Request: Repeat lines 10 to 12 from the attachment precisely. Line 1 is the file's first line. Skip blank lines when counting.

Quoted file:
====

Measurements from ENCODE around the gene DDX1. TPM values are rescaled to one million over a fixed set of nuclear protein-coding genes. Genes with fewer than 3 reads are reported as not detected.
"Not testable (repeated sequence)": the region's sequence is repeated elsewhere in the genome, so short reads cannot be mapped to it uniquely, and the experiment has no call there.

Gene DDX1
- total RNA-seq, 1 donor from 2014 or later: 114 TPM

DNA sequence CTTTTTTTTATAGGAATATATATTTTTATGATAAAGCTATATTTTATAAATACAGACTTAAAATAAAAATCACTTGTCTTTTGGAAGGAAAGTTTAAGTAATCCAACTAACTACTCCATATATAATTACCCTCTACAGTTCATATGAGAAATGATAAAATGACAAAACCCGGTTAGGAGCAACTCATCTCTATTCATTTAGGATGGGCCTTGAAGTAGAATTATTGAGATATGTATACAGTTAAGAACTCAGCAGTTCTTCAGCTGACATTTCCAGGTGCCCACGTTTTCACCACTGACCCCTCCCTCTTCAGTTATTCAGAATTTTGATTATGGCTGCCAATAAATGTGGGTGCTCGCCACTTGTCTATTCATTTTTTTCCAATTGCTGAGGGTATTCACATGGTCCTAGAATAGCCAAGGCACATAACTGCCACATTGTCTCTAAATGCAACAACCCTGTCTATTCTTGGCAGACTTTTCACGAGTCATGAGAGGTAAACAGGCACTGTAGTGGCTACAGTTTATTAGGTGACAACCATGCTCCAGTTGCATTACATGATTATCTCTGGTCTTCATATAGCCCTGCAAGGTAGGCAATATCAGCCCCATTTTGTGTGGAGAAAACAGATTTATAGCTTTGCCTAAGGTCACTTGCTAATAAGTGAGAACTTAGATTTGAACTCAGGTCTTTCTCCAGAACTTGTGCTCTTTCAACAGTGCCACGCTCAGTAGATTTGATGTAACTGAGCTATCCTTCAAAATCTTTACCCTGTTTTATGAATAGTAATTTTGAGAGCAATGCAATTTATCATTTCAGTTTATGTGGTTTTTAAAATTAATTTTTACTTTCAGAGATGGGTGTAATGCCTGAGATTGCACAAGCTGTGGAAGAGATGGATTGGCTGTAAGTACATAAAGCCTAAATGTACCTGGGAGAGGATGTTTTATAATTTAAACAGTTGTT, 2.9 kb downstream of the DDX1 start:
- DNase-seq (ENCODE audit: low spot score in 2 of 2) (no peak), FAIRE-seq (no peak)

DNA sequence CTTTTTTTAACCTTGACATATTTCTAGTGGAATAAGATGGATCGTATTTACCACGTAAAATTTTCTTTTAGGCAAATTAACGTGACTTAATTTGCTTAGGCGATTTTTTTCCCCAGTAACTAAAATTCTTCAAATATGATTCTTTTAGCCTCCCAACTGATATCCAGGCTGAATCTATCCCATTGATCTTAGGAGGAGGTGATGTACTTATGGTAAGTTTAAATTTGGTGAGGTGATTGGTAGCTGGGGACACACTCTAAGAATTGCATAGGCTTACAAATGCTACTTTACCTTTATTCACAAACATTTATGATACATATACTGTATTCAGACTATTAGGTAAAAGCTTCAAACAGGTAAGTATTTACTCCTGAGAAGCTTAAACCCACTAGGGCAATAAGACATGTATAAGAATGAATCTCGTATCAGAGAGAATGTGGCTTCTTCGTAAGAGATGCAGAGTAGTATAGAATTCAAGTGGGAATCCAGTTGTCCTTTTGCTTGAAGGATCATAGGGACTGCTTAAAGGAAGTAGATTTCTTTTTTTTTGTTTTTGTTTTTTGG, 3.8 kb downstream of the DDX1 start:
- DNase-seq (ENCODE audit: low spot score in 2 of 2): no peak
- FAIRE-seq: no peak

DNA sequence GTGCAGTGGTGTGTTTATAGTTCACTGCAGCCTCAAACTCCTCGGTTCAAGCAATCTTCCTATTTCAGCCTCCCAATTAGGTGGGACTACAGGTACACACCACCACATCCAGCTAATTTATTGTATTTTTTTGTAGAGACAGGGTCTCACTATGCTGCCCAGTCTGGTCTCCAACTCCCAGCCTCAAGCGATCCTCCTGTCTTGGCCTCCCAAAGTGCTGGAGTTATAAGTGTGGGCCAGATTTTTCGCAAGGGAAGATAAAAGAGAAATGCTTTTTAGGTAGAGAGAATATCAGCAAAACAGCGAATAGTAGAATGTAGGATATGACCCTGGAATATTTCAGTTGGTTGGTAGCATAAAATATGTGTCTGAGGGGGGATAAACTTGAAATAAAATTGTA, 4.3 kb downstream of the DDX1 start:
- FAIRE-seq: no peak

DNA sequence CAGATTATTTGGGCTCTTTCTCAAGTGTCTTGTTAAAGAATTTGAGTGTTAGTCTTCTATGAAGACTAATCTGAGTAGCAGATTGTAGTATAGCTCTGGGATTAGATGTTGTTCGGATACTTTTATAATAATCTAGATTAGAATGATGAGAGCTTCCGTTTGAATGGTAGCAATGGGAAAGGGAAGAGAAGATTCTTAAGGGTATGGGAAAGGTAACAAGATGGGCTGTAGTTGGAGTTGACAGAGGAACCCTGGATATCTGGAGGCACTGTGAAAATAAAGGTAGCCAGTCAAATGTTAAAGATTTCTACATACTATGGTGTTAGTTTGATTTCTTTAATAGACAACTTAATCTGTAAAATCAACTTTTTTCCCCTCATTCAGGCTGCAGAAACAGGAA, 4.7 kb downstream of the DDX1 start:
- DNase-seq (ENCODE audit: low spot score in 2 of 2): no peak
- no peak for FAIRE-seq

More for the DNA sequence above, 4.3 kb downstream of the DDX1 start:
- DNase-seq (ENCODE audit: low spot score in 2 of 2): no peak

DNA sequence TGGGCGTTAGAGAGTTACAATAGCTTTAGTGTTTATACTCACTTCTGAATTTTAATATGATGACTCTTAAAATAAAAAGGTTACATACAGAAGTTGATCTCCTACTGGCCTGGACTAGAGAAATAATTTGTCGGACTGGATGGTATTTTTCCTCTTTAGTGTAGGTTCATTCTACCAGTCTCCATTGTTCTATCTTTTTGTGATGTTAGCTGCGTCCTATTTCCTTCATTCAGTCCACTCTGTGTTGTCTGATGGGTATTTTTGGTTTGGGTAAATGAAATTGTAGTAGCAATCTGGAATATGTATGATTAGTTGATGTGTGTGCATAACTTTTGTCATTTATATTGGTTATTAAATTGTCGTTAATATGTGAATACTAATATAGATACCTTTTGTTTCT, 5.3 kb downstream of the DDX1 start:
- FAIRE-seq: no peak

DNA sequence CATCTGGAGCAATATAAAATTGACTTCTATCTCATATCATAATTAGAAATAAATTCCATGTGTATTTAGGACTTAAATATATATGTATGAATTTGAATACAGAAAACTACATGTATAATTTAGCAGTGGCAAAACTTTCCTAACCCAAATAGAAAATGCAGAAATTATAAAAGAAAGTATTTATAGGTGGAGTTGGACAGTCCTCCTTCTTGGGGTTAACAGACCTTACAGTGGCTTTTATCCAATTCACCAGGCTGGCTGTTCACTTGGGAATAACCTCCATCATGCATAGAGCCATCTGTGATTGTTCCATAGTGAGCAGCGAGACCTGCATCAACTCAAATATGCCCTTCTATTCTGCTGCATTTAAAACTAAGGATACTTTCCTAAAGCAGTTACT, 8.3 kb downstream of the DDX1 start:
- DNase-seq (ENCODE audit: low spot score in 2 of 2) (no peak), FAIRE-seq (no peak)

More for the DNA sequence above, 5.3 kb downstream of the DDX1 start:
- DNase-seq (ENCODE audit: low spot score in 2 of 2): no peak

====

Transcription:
DNA sequence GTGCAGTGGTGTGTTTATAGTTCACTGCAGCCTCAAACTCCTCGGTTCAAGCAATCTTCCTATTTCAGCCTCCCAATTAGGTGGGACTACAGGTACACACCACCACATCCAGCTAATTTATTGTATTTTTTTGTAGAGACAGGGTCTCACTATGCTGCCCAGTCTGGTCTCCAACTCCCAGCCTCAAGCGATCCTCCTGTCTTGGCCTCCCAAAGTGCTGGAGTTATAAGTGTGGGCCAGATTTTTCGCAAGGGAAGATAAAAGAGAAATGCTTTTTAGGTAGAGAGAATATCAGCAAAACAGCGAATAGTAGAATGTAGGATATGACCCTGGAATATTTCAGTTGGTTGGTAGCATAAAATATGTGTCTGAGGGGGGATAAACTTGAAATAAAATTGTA, 4.3 kb downstream of the DDX1 start:
- FAIRE-seq: no peak

DNA sequence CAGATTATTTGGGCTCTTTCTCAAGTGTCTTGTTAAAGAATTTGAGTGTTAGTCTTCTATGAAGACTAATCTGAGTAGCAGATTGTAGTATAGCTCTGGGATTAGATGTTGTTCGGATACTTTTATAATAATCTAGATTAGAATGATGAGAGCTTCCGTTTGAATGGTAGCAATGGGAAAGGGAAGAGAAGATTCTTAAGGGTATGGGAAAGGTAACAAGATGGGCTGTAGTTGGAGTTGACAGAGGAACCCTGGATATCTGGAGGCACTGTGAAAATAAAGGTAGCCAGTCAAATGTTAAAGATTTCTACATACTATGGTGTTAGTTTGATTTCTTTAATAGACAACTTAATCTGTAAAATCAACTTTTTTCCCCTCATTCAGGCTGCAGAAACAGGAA, 4.7 kb downstream of the DDX1 start: